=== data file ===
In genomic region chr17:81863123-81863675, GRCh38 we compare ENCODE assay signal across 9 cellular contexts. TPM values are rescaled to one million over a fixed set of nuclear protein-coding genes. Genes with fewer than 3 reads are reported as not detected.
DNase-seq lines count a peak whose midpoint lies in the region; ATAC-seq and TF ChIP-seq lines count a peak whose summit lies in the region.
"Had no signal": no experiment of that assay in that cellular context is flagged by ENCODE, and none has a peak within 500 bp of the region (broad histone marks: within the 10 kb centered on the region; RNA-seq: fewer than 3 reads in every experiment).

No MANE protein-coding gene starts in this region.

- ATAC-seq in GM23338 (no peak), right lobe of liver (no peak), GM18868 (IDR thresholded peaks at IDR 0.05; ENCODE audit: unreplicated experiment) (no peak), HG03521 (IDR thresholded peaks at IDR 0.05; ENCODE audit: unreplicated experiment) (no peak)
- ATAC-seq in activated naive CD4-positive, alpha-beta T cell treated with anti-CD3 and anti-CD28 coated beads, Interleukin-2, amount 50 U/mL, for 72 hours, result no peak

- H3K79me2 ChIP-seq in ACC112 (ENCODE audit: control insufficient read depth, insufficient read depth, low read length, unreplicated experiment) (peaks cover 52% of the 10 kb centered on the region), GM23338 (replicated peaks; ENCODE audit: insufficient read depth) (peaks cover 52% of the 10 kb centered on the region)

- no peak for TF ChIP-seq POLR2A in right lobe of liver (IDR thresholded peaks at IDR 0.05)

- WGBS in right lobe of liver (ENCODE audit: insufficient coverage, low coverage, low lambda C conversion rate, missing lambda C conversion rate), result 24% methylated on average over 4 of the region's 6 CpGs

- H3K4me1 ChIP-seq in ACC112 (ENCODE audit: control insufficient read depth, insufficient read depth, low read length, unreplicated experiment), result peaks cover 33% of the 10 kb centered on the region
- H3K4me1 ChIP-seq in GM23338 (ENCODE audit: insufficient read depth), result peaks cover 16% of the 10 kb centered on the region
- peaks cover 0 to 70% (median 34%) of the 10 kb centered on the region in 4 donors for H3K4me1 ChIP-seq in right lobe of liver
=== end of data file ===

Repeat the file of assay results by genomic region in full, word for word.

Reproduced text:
In genomic region chr17:81863123-81863675, GRCh38 we compare ENCODE assay signal across 9 cellular contexts. TPM values are rescaled to one million over a fixed set of nuclear protein-coding genes. Genes with fewer than 3 reads are reported as not detected.
DNase-seq lines count a peak whose midpoint lies in the region; ATAC-seq and TF ChIP-seq lines count a peak whose summit lies in the region.
"Had no signal": no experiment of that assay in that cellular context is flagged by ENCODE, and none has a peak within 500 bp of the region (broad histone marks: within the 10 kb centered on the region; RNA-seq: fewer than 3 reads in every experiment).

No MANE protein-coding gene starts in this region.

- ATAC-seq in GM23338 (no peak), right lobe of liver (no peak), GM18868 (IDR thresholded peaks at IDR 0.05; ENCODE audit: unreplicated experiment) (no peak), HG03521 (IDR thresholded peaks at IDR 0.05; ENCODE audit: unreplicated experiment) (no peak)
- ATAC-seq in activated naive CD4-positive, alpha-beta T cell treated with anti-CD3 and anti-CD28 coated beads, Interleukin-2, amount 50 U/mL, for 72 hours, result no peak

- H3K79me2 ChIP-seq in ACC112 (ENCODE audit: control insufficient read depth, insufficient read depth, low read length, unreplicated experiment) (peaks cover 52% of the 10 kb centered on the region), GM23338 (replicated peaks; ENCODE audit: insufficient read depth) (peaks cover 52% of the 10 kb centered on the region)

- no peak for TF ChIP-seq POLR2A in right lobe of liver (IDR thresholded peaks at IDR 0.05)

- WGBS in right lobe of liver (ENCODE audit: insufficient coverage, low coverage, low lambda C conversion rate, missing lambda C conversion rate), result 24% methylated on average over 4 of the region's 6 CpGs

- H3K4me1 ChIP-seq in ACC112 (ENCODE audit: control insufficient read depth, insufficient read depth, low read length, unreplicated experiment), result peaks cover 33% of the 10 kb centered on the region
- H3K4me1 ChIP-seq in GM23338 (ENCODE audit: insufficient read depth), result peaks cover 16% of the 10 kb centered on the region
- peaks cover 0 to 70% (median 34%) of the 10 kb centered on the region in 4 donors for H3K4me1 ChIP-seq in right lobe of liver